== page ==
Marcus with a beautiful North Island New Zealand brownie.

Foam resembling a thousand drits of snow.Soundless, the peach and pear trees form their battalions of spring. With one jug of wine And a fishing line, On this earth how many are as happy as I? I dip the oar ­– in the spring winds the boat drifts like a leaf. A delicate hook on the end of a silk tassel, An island covered with flowers, A jugful of wine. Among the ten thousand waves I wander in freedom!
– ‘Fisherman’s Song’, Li Yu (937AD – 978AD)

It may appear to be a strange question to ask – yet so many people are saying “It doesn’t matter”, that I admit I’m a little unsure about the answer.

Maybe, for me, instinct kicks in? That head-shaking, line-tearing feeling on the end of my fly line is something that can’t be duplicated; knowing you’ve deceived a fish that has thousands of years of instinct on its side can do wonderful things to a person – your place in the order of things is correct, or simply that the right choices were made.

Of course, I love the other aspects that come with fishing: the wildlife, the scenery, the peace and solitude… All these are vital for making me a ‘fisherman’, and they form part of the experience. Yet at the core of it lies that little spark of instinct. Brighter in some, but still in all of us, as little or as much as we are willing or dare to use. You see it in good fisherman; they’re more aware, more in tune, always ready to change tactics or search out other places, looking all the time for feeding fish. And when they do see something, they slow down, move back into the shadows, becoming almost invisible as they become more hunter than fisherman.

At times I have to remember how fortunate I am to live where I do…

There are times when fishing with a friend that the streamside discussions and the general denigrating of your mate’s casting ability is enough – yet the moment a fish rises everything goes quiet, there’s a surge of anticipation, the game has changed. Time slows as we wait for a second rise, when he finally shows himself; we can see him through the surface film, riding the river’s steady current, moving gently left to right, rising and falling as he chooses… The line is drawn off, a fly gently cast forward; we both watch as if our lives depend on this success, not a word is spoken as the fly floats down, the current makes a grab and draws the little emerger along the silken surface. All in slow motion as spray fills the air and the line stops dead… Then he’s there – kicking and fighting, doing anything he can to be rid of this unknown force. Satisfaction, happiness, even a sense of contentment filters through.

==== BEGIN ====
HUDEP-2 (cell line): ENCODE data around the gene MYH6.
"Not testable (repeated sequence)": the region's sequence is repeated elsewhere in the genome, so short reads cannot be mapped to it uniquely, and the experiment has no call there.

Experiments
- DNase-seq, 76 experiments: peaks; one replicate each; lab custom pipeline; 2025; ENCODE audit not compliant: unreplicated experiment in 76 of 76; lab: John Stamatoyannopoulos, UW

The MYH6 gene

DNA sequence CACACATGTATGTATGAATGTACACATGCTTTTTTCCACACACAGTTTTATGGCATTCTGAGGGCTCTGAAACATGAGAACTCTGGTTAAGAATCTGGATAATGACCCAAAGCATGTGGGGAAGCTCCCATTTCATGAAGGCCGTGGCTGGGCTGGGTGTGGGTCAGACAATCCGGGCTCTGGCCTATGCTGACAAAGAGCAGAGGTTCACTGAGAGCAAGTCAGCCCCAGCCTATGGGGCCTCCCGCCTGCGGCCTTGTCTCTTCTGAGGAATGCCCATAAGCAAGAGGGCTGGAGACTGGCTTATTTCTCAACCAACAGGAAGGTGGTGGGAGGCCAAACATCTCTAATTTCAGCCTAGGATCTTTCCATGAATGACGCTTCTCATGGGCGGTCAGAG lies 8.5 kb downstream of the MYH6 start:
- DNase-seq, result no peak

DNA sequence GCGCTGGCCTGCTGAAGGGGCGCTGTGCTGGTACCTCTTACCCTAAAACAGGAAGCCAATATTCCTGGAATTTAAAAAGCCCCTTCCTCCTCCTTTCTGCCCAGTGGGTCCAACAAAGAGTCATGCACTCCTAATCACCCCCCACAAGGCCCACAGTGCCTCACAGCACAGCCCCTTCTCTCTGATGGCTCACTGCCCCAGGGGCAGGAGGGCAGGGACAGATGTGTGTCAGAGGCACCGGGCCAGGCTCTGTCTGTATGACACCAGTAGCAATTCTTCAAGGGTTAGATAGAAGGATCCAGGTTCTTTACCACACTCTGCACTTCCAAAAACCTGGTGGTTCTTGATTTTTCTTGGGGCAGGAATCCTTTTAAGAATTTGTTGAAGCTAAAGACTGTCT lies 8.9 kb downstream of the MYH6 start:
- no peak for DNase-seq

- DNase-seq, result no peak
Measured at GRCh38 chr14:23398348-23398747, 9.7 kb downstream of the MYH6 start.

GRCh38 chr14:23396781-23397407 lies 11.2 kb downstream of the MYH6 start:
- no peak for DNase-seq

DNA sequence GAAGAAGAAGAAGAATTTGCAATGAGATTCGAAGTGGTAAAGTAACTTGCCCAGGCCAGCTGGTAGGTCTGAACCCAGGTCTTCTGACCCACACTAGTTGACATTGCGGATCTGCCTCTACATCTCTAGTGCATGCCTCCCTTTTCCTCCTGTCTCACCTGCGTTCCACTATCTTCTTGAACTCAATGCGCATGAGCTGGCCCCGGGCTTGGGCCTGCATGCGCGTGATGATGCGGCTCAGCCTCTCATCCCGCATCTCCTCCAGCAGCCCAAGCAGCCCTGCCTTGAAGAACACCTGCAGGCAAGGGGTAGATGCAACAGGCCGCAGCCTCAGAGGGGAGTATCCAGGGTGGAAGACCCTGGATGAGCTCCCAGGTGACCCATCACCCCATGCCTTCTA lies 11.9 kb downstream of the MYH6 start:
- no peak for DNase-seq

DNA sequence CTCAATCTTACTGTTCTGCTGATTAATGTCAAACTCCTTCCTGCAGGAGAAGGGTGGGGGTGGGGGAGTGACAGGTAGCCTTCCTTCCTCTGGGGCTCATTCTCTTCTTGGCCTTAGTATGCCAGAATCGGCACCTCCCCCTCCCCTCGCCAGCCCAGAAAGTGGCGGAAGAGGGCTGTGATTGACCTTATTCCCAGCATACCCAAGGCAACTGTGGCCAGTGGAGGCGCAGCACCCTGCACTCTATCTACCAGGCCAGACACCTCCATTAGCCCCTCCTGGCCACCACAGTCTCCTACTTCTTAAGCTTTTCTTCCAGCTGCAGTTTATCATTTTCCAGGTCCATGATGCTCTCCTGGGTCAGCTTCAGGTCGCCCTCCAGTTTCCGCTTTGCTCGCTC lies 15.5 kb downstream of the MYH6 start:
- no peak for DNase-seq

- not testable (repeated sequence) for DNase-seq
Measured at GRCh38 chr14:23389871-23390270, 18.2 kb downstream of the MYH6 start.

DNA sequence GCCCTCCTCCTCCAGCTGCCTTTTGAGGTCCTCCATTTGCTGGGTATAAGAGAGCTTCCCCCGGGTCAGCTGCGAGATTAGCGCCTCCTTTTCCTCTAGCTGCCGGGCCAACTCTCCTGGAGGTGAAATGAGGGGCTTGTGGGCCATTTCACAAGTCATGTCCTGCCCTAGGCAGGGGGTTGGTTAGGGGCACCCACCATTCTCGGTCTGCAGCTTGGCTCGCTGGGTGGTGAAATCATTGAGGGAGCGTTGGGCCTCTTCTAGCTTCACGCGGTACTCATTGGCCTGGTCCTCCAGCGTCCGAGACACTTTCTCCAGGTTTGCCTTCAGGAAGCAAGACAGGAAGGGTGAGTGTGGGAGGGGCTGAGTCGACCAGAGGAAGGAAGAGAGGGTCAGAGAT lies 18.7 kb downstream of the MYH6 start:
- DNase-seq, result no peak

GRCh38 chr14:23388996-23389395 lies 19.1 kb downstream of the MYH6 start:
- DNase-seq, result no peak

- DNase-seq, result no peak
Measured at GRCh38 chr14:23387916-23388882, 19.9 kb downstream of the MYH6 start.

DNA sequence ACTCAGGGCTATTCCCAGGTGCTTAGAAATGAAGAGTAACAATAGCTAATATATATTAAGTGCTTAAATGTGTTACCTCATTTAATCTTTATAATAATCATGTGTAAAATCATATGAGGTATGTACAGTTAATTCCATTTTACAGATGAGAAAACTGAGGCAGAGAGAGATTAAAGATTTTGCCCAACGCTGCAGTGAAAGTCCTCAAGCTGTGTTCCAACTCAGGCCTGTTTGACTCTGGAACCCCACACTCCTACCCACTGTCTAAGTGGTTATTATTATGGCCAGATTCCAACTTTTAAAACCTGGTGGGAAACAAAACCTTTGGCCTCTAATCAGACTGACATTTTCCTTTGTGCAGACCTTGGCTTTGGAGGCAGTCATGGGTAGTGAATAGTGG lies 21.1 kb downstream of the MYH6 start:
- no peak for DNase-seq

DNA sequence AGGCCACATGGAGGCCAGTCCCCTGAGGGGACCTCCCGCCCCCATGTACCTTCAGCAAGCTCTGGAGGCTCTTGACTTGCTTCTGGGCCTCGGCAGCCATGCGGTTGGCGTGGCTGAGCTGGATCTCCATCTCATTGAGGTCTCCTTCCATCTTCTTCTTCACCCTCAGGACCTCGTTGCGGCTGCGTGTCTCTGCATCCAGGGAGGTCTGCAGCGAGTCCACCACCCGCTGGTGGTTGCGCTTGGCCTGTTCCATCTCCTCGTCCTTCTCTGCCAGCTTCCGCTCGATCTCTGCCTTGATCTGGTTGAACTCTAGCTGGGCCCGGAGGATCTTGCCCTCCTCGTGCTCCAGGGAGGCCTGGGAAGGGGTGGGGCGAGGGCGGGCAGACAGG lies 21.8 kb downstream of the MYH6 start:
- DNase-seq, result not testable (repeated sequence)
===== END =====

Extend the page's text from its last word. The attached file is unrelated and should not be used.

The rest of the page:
Is this the primal need fulfilled? Perhaps – and when I try to narrow it down, it’s all pretty simple, really: I go fishing because I love catching fish.

At times I have to remember how fortunate I am to live where I do. Good fishing is only twenty minutes’ away and I can go two or three times a week – and no-one notices. Very fortunate, indeed. At the other end of the scale are friends who have to travel three to four hours to a stream or lake that they never really get to know. As anglers, it’s our purpose to work it all out; it’s just a little harder when you only get to see the water a couple of times a year. This situation possibly leads to a different style of angler, and a very different way of looking at the craft. They have so little time and so few opportunities that they have to cram it all in (it’s a bit like trying to fit a sleeping-bag back into its cover – it has to be rolled tighter than you thought, but eventually, through sheer will, you succeed). These anglers are so keen to learn, they read any book they can get their hands on, they’ve seen every DVD on the market, and their enthusiasm is unstoppable… yet the numbers of fish caught are few. Ask them if it’s all about catching fish and most times the answer is ‘no’. Talk to them about fishing as a way of life, and you will witness an enthusiasm that you may have long forgotten. They talk about patterns, tying flies, their next big adventure, the birds they saw, road kill… It’s all there. You can see a fire burning in them in and you know it’ll go on for as long as they draw breath. This is all about fishing, and it’s the same journey we’re all on.

The other day we were fishing the South Esk, wandering along the bank, quietly talking, letting it all wash over us, when we thought we could hear an old man whistling down by the river. It was an odd tune, with a haunting quality. As we came closer, a tiny bird flew out of the hawthorn and continued his beautiful song. That bird followed us for the rest of the evening rise – as content as we were to simply wander along – all the while serenading our every move.

It is in these small moments that fishing becomes about far more than fish. Yes, I love catching fish, but take away the less-tangible elements and you remove some of the purpose, leaving us as an empty cup. Hand-in-glove, the tangible cannot exist without the intangible.

We are fortunate to live where we do, where we are free to wander, enjoy and bow down to this amazing island; to share adventures with our friends, and to fish quietly on our own with nature all over us. So, to all our friends, this may be a good time to do what Marcus tells me all the time…

Go fishing, fill your journal, tie flies – the lawns can wait – chase giants, seek solitude, forge memories. But, most of all, go fishing!”